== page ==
Accessibility – Why More Is Needed

A thought for Wednesday.

Accessibility Definition:

  • “…able to be reached,… or used by people who have a disability. Features such as non-slip floors and accessible entrances

I was going to post this on facebook, following a visit to the optician which was long and tiring, preceded by a week plus on bedrest which was equally long and tiring, but didn’t think my friends would thank me for another vent! Why not have the test at home? Because I couldn’t access one.

My thanks to them, SO much for all the love. It means a huge amount to me. I know I let off steam, and friends probably groan, but I have to for my own sanity, and Pete’s. To let the frustration tumble out like an overpacked bookcase. It helps ALOT.

Photo by on

So I’m here just to raise the flag for accessibility, posting it here, and subjecting everyone else to it! Lol! You love me really. So here goes.

The Appointment

It was accessible to a point, ie. we could get through the door and a consultation room was available on the ground floor, but it could have been much better and didn’t take all needs into account. But I’m not here to shred an optician, the tests were thorough and no one can be aware of every need, but small changes can help.

When one books what is termed ‘step free’ access and the bookee quotes the reason as being a wheelchair user with a chronic illness. It comes with hope and some expectation of ease and clutter free access. I don’t think that’s an unreasonable expectation. Ones expectation might include:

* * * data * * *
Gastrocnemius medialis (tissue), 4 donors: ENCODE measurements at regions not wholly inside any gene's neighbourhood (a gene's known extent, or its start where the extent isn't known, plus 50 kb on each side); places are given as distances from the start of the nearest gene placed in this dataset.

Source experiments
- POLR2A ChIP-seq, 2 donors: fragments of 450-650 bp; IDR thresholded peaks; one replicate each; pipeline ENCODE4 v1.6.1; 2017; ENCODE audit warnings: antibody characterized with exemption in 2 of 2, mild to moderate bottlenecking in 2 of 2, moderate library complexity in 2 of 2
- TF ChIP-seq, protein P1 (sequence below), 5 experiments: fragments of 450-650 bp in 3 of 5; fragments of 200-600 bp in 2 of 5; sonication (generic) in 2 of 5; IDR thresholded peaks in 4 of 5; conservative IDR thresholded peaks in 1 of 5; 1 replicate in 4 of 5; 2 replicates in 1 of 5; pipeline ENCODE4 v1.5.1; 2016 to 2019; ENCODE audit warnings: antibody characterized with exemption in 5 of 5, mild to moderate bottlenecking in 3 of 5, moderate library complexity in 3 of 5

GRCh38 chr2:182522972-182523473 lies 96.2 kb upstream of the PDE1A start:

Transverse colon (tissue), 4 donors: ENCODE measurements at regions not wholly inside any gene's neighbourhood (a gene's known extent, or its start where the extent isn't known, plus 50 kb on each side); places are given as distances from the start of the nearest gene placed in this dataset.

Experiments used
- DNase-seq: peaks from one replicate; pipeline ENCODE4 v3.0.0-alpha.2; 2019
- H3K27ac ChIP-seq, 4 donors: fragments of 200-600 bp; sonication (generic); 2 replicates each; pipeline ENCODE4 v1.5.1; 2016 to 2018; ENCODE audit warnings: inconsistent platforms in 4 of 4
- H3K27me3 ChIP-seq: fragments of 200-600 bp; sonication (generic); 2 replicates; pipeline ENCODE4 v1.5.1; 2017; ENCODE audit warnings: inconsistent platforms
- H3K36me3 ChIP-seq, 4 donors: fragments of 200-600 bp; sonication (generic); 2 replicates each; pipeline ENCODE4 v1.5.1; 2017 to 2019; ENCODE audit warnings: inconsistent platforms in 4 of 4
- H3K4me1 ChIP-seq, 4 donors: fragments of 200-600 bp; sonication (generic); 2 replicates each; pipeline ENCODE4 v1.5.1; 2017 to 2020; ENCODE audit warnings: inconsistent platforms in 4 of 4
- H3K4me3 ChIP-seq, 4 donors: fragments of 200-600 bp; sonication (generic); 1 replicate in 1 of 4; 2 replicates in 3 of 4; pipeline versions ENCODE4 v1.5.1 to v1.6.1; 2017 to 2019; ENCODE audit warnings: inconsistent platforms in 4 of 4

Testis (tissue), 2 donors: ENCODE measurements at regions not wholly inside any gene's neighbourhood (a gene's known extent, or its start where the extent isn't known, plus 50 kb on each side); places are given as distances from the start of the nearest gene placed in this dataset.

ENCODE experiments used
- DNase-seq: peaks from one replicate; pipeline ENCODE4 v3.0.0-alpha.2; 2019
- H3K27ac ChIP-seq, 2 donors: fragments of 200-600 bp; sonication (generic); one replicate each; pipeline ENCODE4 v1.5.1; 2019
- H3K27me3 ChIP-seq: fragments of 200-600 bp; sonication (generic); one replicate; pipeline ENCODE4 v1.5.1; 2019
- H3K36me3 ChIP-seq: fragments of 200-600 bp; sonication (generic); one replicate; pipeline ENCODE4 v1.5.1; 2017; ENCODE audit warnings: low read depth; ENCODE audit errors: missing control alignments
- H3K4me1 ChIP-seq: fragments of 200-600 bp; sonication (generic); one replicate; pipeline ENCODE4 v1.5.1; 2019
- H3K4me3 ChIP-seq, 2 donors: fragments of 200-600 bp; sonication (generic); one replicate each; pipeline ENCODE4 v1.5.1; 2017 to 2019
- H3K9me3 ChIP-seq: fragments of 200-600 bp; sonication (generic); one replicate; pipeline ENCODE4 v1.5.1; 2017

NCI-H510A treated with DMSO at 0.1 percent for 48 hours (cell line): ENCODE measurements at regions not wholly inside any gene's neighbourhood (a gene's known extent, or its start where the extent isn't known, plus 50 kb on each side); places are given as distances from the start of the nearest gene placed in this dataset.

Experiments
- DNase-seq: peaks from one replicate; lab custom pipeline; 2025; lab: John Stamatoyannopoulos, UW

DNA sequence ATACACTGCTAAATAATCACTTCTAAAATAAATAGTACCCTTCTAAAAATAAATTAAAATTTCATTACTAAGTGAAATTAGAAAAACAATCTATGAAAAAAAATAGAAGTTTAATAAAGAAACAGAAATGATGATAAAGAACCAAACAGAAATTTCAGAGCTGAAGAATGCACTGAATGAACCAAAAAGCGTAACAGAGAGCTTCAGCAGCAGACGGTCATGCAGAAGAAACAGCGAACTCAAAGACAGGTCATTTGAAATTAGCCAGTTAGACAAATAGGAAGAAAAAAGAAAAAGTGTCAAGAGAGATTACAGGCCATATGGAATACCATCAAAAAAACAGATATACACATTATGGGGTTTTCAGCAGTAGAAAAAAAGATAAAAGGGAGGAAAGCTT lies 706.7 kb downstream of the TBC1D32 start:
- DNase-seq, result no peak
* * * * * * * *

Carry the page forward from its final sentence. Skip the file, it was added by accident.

• Space for wheelchair users in waiting areas. Meaning, an allocated space. Not sitting in the middle of a corridor with people trying to avoid you, the trip hazard. Or mouthing at you ‘would you like to move to this end‘ causing a worse trip hazard.
  • Adequate space in booking and pre-test areas. Again, space. Move chairs without making a fuss. Have all counters with some accessible height. It’s so off-putting being confronted on entrance by a counter suitable for standing height communication only.
  • Accessible pre-test areas. As in, no chairs in the way, freely accessible to any wheelchair user. When the question of access needs is asked and it subsequently offered, please fulfill your side of the bargain and provide it. Don’t rely on the possibility that all wheelchair users can move out of their wheelchair into a seat. Many can’t, or in the interests of health management shouldn’t. Just assume that adequate provision needs to be made.